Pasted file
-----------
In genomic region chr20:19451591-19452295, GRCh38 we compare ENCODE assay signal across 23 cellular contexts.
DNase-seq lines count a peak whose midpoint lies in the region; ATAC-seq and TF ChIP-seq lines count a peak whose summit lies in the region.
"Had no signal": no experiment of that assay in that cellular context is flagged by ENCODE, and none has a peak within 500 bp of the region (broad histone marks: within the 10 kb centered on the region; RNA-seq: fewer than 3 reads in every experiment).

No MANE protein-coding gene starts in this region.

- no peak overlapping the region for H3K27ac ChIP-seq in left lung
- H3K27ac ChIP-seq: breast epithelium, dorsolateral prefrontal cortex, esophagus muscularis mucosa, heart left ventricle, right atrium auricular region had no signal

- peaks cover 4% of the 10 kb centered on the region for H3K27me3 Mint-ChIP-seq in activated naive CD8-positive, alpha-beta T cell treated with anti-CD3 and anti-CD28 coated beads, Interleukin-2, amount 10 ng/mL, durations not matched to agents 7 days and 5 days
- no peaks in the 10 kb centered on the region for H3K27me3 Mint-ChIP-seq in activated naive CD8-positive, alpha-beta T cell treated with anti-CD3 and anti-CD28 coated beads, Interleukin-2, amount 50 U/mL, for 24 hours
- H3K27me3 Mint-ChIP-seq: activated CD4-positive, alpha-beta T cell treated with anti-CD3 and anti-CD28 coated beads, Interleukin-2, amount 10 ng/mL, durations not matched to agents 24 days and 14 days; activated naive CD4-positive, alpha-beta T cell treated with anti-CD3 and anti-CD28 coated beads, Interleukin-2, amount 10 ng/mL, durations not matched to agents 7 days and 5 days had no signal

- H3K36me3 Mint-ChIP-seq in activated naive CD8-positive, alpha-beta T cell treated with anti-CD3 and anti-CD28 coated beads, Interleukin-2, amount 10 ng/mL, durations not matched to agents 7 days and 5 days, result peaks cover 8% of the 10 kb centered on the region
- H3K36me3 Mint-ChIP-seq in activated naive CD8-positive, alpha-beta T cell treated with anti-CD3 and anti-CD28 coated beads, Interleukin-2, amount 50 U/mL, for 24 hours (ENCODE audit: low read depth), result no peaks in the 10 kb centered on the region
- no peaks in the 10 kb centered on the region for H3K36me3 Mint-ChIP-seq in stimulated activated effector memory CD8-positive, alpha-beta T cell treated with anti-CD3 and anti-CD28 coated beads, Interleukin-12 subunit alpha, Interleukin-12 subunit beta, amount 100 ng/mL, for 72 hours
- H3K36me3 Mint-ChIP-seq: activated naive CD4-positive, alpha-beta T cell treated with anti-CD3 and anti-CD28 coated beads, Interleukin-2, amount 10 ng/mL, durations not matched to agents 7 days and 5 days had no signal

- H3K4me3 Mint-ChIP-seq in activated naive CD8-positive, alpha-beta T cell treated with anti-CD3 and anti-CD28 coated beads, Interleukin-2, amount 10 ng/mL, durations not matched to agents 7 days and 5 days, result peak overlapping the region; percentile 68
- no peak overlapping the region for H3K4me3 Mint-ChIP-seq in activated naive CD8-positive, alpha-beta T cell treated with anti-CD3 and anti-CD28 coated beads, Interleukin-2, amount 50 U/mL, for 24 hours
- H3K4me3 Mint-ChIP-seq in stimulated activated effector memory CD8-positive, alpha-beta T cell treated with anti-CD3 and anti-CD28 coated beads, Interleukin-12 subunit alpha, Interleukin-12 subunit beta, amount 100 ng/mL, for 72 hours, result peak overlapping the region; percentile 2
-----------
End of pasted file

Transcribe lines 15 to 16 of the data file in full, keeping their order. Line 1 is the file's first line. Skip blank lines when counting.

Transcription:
- no peak overlapping the region for H3K4me3 Mint-ChIP-seq in activated naive CD8-positive, alpha-beta T cell treated with anti-CD3 and anti-CD28 coated beads, Interleukin-2, amount 50 U/mL, for 24 hours
- H3K4me3 Mint-ChIP-seq in stimulated activated effector memory CD8-positive, alpha-beta T cell treated with anti-CD3 and anti-CD28 coated beads, Interleukin-12 subunit alpha, Interleukin-12 subunit beta, amount 100 ng/mL, for 72 hours, result peak overlapping the region; percentile 2